The article, Classifying leukemia types with chromatin conformation data, is available to access online in Genome Biology. 

Further Information
Access to this exclusive content is for Technology Networks Premium members only.

Join Technology Networks Premium for free access to:

  • Exclusive articles
  • Presentations from international conferences
  • Over 2,800+ scientific posters on ePosters
  • More Than 4,000+ scientific videos on LabTube
  • 35 community eNewsletters

Sign In

Forgotten your details? Click Here
If you are not a member you can join here

*Please note: By logging into you agree to accept the use of cookies. To find out more about the cookies we use and how to delete them, see our privacy policy.

Related Content

A New Way to Starve Lung Cancer?
Metabolic alterations in lung cancer may open new avenues for treating the disease.
Thursday, October 22, 2015
His and Hers Pain Circuitry in the Spinal Cord
New animal research reveals fundamental sex differences in how pain is processed.
Monday, July 06, 2015
Could Maple Syrup Help Cut Use Of Antibiotics?
Syrup extract found to make antibiotics more effective against bacteria.
Friday, April 17, 2015
Honey, I Shrunk The Ants: How Environment Controls Size
Ground breaking epigenetics research has implications for everything from cancer to farming.
Thursday, March 12, 2015
Revolutionary New Probe Zooms In On Cancer Cells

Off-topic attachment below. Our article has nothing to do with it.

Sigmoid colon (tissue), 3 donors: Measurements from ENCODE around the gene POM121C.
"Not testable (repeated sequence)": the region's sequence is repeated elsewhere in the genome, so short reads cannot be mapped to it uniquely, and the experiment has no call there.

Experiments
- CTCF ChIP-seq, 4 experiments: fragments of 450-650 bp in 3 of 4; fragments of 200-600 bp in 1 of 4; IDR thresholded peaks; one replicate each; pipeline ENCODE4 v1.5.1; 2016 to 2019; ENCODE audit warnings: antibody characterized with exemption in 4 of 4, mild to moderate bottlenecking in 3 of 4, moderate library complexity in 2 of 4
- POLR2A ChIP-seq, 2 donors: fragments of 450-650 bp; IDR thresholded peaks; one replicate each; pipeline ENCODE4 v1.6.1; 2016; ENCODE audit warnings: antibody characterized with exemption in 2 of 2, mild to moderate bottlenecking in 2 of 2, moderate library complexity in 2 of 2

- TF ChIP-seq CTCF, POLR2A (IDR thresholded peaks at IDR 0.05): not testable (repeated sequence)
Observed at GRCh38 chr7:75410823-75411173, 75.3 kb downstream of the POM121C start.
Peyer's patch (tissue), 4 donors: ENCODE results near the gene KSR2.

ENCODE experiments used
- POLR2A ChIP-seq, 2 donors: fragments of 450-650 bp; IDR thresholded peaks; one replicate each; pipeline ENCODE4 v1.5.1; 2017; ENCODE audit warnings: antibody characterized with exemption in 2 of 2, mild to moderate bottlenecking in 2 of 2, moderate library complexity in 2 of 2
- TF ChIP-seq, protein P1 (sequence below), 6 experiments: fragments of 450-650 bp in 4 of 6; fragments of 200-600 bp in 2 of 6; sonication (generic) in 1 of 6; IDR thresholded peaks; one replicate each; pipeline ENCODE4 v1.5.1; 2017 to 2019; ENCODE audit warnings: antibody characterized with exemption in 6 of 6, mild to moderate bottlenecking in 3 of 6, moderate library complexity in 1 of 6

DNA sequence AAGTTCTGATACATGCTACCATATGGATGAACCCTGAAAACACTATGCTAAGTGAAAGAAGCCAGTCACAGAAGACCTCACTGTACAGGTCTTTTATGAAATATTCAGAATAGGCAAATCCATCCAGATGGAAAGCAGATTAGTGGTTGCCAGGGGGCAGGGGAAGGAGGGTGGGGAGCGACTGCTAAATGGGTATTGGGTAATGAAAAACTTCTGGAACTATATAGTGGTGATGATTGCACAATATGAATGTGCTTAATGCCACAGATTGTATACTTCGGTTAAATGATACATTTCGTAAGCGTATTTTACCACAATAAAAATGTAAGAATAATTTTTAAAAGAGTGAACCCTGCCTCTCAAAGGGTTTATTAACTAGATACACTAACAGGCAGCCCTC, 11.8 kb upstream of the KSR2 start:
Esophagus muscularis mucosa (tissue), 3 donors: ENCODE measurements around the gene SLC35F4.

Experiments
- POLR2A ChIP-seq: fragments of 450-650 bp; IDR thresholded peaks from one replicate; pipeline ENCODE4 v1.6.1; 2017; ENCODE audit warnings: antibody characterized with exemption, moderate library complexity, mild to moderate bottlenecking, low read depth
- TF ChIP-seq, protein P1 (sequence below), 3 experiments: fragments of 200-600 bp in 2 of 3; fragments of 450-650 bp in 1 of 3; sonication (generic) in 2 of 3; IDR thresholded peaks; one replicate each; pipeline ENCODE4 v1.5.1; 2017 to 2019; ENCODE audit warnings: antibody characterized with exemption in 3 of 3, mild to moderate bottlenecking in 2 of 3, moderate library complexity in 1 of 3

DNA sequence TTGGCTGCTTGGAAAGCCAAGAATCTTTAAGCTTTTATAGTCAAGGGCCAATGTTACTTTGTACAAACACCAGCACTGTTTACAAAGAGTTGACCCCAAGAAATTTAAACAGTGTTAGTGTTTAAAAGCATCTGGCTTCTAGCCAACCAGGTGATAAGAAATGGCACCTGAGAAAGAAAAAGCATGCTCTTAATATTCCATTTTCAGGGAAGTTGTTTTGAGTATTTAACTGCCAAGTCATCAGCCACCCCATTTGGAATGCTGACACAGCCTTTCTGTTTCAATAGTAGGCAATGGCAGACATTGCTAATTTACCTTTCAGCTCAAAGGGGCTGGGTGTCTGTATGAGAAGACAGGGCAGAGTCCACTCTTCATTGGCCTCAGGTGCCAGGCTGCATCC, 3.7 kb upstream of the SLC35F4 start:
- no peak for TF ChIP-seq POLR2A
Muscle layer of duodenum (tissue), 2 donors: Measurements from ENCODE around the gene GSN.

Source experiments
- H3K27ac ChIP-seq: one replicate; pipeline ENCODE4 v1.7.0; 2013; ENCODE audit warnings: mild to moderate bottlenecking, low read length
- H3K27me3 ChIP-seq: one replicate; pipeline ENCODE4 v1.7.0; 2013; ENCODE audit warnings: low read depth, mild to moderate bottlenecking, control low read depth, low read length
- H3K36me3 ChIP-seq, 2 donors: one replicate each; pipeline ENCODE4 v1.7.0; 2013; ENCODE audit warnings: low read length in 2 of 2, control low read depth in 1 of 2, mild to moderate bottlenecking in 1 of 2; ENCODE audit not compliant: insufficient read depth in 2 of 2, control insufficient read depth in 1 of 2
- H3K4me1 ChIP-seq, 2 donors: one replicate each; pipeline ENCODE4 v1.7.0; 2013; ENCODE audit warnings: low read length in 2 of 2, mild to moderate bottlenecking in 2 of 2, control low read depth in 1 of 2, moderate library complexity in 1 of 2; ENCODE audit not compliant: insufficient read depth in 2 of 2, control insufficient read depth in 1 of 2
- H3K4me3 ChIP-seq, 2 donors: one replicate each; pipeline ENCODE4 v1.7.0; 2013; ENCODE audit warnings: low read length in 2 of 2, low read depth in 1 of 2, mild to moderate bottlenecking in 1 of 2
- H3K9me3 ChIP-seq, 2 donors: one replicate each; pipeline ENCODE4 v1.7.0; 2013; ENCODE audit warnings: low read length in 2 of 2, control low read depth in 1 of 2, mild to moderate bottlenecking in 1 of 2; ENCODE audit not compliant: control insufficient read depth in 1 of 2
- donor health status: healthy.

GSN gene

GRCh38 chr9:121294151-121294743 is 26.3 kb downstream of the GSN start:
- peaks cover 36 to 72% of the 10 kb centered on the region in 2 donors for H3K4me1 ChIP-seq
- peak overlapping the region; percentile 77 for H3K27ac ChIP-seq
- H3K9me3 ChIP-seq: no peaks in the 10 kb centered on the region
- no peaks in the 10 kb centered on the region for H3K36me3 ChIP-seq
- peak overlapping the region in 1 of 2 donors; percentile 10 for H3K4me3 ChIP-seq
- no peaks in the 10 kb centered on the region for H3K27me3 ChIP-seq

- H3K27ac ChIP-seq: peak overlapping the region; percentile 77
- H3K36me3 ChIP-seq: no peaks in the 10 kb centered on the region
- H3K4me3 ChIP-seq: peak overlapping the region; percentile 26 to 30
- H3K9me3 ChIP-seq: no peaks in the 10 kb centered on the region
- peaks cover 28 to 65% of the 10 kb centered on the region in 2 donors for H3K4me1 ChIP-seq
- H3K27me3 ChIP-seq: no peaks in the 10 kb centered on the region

Improves tumour surgeries and extends survival times for brain cancer patients.
Thursday, February 12, 2015
Light Shed On Genetic Architecture Of Kidney Cancer
Research reveals link between renal cell carcinoma and exposure to aristolochic acid.
Wednesday, November 12, 2014
Watching the Hidden Life of Materials
Ultrafast electron diffraction experiments open a new window on the microscopic world.
Wednesday, November 12, 2014
Mice and Rats Stressed by Male Experimenters
An international team of pain researchers led by scientists at McGill University have found that the gender of the experimenters has a big impact on the stress levels of rodents.
Thursday, May 01, 2014
Researchers Find Influenza has an Achilles’ Heel
The findings pave the way for an urgently needed therapy that is highly effective against the flu virus and potentially other viral infections.
Friday, April 11, 2014
Researchers Find Influenza has an Achilles’ Heel
The findings pave the way for an urgently needed therapy that is highly effective against the flu virus and potentially other viral infections.
Friday, April 11, 2014
Newly Discovered Effects of Vitamin D on Cancer
Vitamin D slows the progression of cells from premalignant to malignant states, keeping their proliferation in check.
Wednesday, November 28, 2012
New Hope for Understanding Autism Spectrum Disorders
Researchers at McGill University and the University of Montreal uncover a crucial link between protein synthesis and autism spectrum disorders.
Friday, November 23, 2012
Study Reveals Major Genetic Differences between Blood and Tissue Cells
Important questions raised about genetic research based only on blood samples; new treatment in vascular disease foreseen at the same time.